I could only reply that I was in my thirties, and my mom was in her sixties. Statistically…

I’m used to being the voice of reason when WebMD always suggests cancer. I’m used to calculating the real odds. At least, I thought I was used to it. Now, I wonder if there is a grain of truth in what my partner said. I’ve told countless therapists that a bad enough outcome can still engender panic, even when I know the odds. So, why don’t I fear for myself now, even knowing the odds? Cancer would be a pretty bad outcome, no matter how unlikely.

I have no frame of reference for someone panicking over me, for someone for whom losing me is an outcome dire enough to fear however low the odds. I don’t know how to feel anything other than embarrassed to receive that attention I don’t feel I deserve.

I tell myself I live and breathe statistical realities, and that is why I am not afraid for myself. I tell myself I have done my homework and there is nothing to fear. Yet, I fear for my mom. The odds are higher for her, but are they high enough for the fear I feel? It was odd to see someone so rational become so irrational over me. Did my partner speak the uncomfortable truth? Have I so undervalued myself that I’ve done the opposite of catastrophizing? It was odd to see someone else with my symptoms, my genetics, and my family history automatically assume she had cancer, yet call me selfish for even hinting those same symptoms might mean the same for me. It was odd to objectively remember that my GI hadn’t ruled out cancer, yet to immediately feel bad for it. It was odd to feel guilt that I was detracting from my mom, who has it so much worse in her odds. It was odd to comfort my mother for my same symptoms, and then to have her call me selfish for voicing that I might also be at risk. It was odd for me to realize how immediately I worried about her, but that my partner was the first person to ever worry that way about me. It was odd to hear someone say that losing me would rip their heart in twain.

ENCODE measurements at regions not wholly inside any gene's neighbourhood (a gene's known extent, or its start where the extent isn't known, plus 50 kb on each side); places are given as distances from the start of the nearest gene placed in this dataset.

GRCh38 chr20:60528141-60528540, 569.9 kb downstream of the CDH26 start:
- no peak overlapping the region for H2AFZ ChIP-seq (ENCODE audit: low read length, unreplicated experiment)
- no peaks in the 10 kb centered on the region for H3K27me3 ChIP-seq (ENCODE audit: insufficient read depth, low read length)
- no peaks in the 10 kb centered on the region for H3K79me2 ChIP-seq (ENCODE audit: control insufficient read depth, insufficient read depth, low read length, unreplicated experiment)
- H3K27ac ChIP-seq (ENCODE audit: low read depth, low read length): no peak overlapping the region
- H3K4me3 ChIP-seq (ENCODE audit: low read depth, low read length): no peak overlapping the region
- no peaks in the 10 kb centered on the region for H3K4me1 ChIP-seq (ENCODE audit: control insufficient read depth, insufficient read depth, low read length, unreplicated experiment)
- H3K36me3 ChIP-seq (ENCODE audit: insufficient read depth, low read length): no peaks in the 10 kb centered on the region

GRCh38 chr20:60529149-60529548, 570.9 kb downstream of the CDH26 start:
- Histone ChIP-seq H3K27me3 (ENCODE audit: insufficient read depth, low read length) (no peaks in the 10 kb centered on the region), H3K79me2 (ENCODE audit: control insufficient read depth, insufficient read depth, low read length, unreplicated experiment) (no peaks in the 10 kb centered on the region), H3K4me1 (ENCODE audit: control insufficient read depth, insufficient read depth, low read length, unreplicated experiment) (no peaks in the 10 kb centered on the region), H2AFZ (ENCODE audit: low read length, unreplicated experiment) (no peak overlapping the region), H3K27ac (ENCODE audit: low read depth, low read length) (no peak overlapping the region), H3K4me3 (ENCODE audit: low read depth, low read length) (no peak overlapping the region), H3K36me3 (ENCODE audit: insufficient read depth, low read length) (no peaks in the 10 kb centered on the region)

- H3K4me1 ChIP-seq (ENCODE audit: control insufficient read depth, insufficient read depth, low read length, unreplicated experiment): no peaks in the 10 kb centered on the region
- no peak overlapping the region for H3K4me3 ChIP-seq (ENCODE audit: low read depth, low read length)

It is odd not to consider the odds for myself, but to be researching the odds today for my mother. Am I truly an excellent statistician to have always leaned towards autoimmune in myself, if I thought about the blood at all? Or is there something truly odd about me that I have never been able to muster a fraction of the fear I currently feel for my mom for myself?

Need a recap of anything I’m talking about in any post? Check out the Glossary of Terms.


4 thoughts on “CBT and the Statistician

  1. The trouble with the odds is this: Even if there is a one in a million chance something might happen, *you* may be that *one* in the million that it happens to! So when we care for somebody deeply, we worry that they may be that one. That’s where the fear creeps in. The fear doesn’t do much good however… because it either is what you fear or it isn’t. If it isn’t, it may be something better or something worse. There is no way of knowing. So perhaps your method of keeping your head until the diagnosis comes in is not odd at all, but perhaps the best way to be! ❤ I wish you all the best, and hope everything turns out for the best that the odds can offer.

    Liked by 1 person